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International Criminal Court (Scotland) Act 2001

Background

Part 1 - Offences

6.Part 1 incorporates the offences in the ICC Statute into domestic law. This is not an obligation under the ICC Statute, except in respect of offences against the administration of justice in relation to the ICC. Under the principle of “complementarity” it is intended that individual countries should prosecute ICC crimes domestically and the ICC will intervene only where states are genuinely unable or unwilling to take action.

Section 1 – Genocide, crimes against humanity and war crimes

7.This section makes it an offence under Scots law to commit genocide, crimes against humanity and war crimes where the act is committed in Scotland or outwith the UK by a UK national or a UK resident. The crimes are defined in articles 6, 7 and 8.2 of the ICC Statute, which are reproduced in schedule 1. The crime of genocide is already an offence in domestic law by virtue of the Genocide Act 1969. However, jurisdiction under that Act is more limited than is provided for in the Act. Accordingly, that Act is repealed.

Section 2 – Conduct ancillary to genocide etc.

8.This section creates two new offences in relation to conduct which is ancillary to genocide, a crime against humanity or a war crime. First, it makes it an offence for a UK national or a UK resident to engage in conduct outwith Scotland which is ancillary to an offence under section 1, or this section. Second, it criminalises conduct in Scotland, or conduct of a UK national or a UK resident outwith the UK, which is ancillary to an act which if committed in Scotland (or by a UK national or UK resident) would constitute an offence under section 1, or this section, but which being committed (or intended to be committed) outwith the UK by a person who is neither a UK national nor a UK resident does not constitute such an offence. The expression an “ancillary offence” is defined in section 7.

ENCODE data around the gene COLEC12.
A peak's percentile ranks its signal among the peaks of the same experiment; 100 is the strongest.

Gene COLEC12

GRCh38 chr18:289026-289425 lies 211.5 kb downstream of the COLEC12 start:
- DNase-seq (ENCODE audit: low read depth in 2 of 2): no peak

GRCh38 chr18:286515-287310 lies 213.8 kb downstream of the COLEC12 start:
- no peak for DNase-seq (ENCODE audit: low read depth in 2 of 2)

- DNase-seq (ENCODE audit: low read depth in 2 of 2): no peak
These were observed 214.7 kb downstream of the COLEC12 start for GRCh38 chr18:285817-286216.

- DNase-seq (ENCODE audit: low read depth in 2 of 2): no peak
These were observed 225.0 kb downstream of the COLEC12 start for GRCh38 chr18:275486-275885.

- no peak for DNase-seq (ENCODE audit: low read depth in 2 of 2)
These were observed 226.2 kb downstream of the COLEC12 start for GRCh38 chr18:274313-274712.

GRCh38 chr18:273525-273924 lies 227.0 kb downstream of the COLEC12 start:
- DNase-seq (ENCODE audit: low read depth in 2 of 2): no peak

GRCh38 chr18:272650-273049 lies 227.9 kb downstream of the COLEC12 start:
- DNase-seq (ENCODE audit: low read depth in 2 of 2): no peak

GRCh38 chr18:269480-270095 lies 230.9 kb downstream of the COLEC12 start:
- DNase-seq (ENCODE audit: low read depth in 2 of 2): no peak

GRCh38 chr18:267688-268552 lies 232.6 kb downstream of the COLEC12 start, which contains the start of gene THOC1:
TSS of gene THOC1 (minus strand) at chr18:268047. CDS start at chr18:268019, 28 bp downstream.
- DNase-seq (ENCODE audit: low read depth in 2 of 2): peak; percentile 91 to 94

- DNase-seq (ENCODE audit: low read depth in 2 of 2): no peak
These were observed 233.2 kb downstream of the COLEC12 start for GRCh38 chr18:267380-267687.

9.Subsections (1) and (2) criminalise conduct outwith Scotland which, if that conduct had been undertaken in Scotland, would have amounted to an “ancillary offence” in relation to a genocide, crime against humanity or war crime. Where any person engages in such ancillary conduct in Scotland that conduct will amount to an offence at common law. Therefore, the offence under subsections (1) and (2) applies only in relation to conduct engaged in outwith Scotland by a UK national or a UK resident. The conduct may be ancillary to either the principal offence or to some other offence which is ancillary to the principal offence. For example, the conduct may be ancillary to a war crime, or ancillary to the incitement of a war crime.

10.The purpose of subsections (3) and (4) is to criminalise conduct in Scotland (or outwith the UK by a UK national or UK resident) which is ancillary to an act which is not an offence under the Act by virtue of such act being committed outwith Scotland by a person who is neither a UK national nor a UK resident. As with an offence under subsections (1) and (2), the conduct may be ancillary to either the principal act or to some other act which is ancillary to the principal act. For example, genocide committed outwith Scotland by a person who is neither a UK national nor a UK resident does not amount to an offence under the Act. However, conduct which is either ancillary to such a genocide or ancillary to an act which is ancillary to that genocide (such as conspiracy to commit genocide) will, if committed in Scotland (or outwith the UK by a UK national or UK resident), be an offence under subsections (3) and (4).